By Laurie Davies
The Code of Ethics for Nurses establishes ethical principles in nursing. Far more than just words on paper, the code is nursing’s north star. It governs how nurses behave during the vulnerable moments when patients place their trust, their care and perhaps even life and death decisions into their hands.
Established by the American Nurses Association (ANA), the Code of Ethics for Nurses “informs every aspect of the nurse’s life.” As such, the ANA Code of Ethics for Nurses is the profession’s non-negotiable standard.
It’s also a dynamic document, and one that has responded over time to healthcare, technological and social changes.
The origins of nursing ethics reach back to the late 1800s — a far different era when nurses weren’t viewed as valued members of a healthcare team as they are today. And concepts like justice in nursing? Well, let’s just say that wasn’t a thing back then.
Times have changed.
Formally adopted by the ANA in 1950, the Code of Ethics is revised approximately every decade to keep pace with advances in healthcare and technology, greater awareness of global health, greater inclusivity and the expansion of nursing into advanced practice roles, such as the family nurse practitioner. Today, there are four principles of nursing ethics and nine provisions that guide practice.
Nurses make ethical decisions daily. In fact, nurses often walk a line between advocating for patients while also adhering to ethical nursing principles.
The four principles of ethics for nurses guide this sacred charge. These principles are autonomy, beneficence, justice and nonmaleficence.
Autonomy in nursing means that each patient has the right to make their own decisions based on their beliefs and values. According to an article published by the National Center for Biotechnology Information, this means a patient has the right to refuse medications, treatment, surgery or other medical interventions. The nurse must respect this choice.
Beneficence in nursing is not as intimidating as it sounds. The ANA defines it as “actions guided by compassion.” Examples of beneficence include helping a heart patient shower, keeping side rails up to prevent falls or providing medication in a timely manner.
Justice in nursing ethics implies that patients have a right to fair and impartial treatment. This means no matter what a patient’s insurance status or financial resources may be, or what gender identification, age or ethnicity they are, they have the right to fairness in nursing decisions.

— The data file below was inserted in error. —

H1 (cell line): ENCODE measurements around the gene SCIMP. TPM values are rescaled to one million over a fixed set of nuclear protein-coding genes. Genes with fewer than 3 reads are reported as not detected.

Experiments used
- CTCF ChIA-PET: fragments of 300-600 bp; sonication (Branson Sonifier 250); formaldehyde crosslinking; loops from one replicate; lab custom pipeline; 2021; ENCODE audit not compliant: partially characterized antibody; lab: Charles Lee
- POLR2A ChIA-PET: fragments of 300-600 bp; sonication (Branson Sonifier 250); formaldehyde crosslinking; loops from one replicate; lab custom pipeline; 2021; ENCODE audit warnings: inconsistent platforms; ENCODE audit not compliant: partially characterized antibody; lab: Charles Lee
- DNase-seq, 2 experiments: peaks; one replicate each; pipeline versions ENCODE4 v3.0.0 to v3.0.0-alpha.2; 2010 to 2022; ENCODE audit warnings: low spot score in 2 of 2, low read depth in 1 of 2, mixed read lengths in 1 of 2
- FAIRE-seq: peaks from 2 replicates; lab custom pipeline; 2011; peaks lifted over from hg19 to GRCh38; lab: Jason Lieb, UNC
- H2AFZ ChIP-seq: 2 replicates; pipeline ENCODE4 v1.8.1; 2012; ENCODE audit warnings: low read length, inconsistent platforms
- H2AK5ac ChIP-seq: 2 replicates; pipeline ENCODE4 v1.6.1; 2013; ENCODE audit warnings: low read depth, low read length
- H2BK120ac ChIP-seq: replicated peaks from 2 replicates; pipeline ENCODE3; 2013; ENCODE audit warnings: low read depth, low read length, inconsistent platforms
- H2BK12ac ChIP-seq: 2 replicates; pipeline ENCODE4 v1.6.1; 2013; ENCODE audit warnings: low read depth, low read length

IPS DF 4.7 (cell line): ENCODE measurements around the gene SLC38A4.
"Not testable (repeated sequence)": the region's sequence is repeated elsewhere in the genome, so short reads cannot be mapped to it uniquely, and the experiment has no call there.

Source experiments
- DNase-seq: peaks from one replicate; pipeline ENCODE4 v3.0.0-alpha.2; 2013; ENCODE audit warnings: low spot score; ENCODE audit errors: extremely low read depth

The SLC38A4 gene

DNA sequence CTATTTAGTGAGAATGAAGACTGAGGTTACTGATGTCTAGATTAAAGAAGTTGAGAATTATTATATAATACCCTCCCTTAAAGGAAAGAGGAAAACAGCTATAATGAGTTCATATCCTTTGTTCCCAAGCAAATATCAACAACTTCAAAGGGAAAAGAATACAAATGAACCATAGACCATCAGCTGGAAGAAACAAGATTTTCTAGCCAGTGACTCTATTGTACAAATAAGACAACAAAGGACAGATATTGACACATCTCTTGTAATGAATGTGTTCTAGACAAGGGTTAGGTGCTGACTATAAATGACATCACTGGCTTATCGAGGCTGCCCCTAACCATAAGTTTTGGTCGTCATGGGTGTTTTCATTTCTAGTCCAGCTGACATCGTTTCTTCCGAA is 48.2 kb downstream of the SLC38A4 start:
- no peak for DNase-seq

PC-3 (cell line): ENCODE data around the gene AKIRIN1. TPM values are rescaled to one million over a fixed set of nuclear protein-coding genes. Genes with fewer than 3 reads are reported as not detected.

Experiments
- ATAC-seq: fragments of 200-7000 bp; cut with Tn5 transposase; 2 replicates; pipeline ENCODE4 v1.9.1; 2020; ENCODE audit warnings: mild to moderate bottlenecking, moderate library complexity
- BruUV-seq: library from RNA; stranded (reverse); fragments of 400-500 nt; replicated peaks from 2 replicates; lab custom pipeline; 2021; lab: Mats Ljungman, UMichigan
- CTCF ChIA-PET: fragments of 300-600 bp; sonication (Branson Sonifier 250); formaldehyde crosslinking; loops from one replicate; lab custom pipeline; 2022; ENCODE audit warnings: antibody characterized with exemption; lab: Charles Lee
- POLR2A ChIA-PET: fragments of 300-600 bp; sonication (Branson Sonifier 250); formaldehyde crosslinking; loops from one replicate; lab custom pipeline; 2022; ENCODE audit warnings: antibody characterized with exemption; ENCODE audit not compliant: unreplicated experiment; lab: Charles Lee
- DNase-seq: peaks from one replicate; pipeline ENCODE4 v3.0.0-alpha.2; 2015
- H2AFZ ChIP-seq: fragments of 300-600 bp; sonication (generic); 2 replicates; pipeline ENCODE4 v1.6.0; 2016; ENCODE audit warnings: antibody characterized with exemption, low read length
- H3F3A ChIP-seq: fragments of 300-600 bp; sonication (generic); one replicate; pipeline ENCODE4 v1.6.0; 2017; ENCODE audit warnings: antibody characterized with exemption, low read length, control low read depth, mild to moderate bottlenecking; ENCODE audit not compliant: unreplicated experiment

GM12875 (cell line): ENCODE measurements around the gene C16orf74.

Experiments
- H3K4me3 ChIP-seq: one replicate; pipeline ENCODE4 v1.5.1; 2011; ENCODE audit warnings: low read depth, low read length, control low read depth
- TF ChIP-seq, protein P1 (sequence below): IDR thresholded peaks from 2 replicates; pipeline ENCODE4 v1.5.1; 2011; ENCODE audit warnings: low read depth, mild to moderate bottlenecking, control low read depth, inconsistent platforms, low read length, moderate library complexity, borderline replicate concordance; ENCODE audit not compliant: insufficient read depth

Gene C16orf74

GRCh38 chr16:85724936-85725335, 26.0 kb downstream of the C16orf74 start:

What is nonmaleficence in nursing? It simply means “do no harm.” In other words, nonmaleficence in nursing requires that nurses select interventions that can be beneficial without causing harm.
It’s not difficult to imagine that sometimes these principles of ethics can collide. For example, a nurse may find doing no harm is in conflict with a patient’s exercise of autonomy in refusing a lifesaving medication.
The ongoing realities of caring for patients during COVID-19 has also stretched nurses to the limits of autonomy, justice and compassion. However, according to an article in the American Journal of Nursing, an August 2020 survey of 4,000 people (1,000 of whom were nurses) revealed that “the crisis has resulted in some progress within the profession, accelerating changes in attitudes and expectations regarding nurses.”
Specifically, leadership opportunities, professional advancement and influence into decision-making seemed to be higher among those who spent more than half their time caring for COVID-19 patients than those who spent less than half their time caring for COVID-19 patients.
In addition to the high-level ethical principles in nursing described above, nurses must abide by a Code of Ethics.
From patient dignity and confidentiality to a safe environment and work setting, nurses are to abide by the nine provisions of the Nursing Code of Ethics, according to the American Nurses Association.
The Code of Ethics for Nurses PDF, published by the American Nurses Association, provides greater detail about the provisions.
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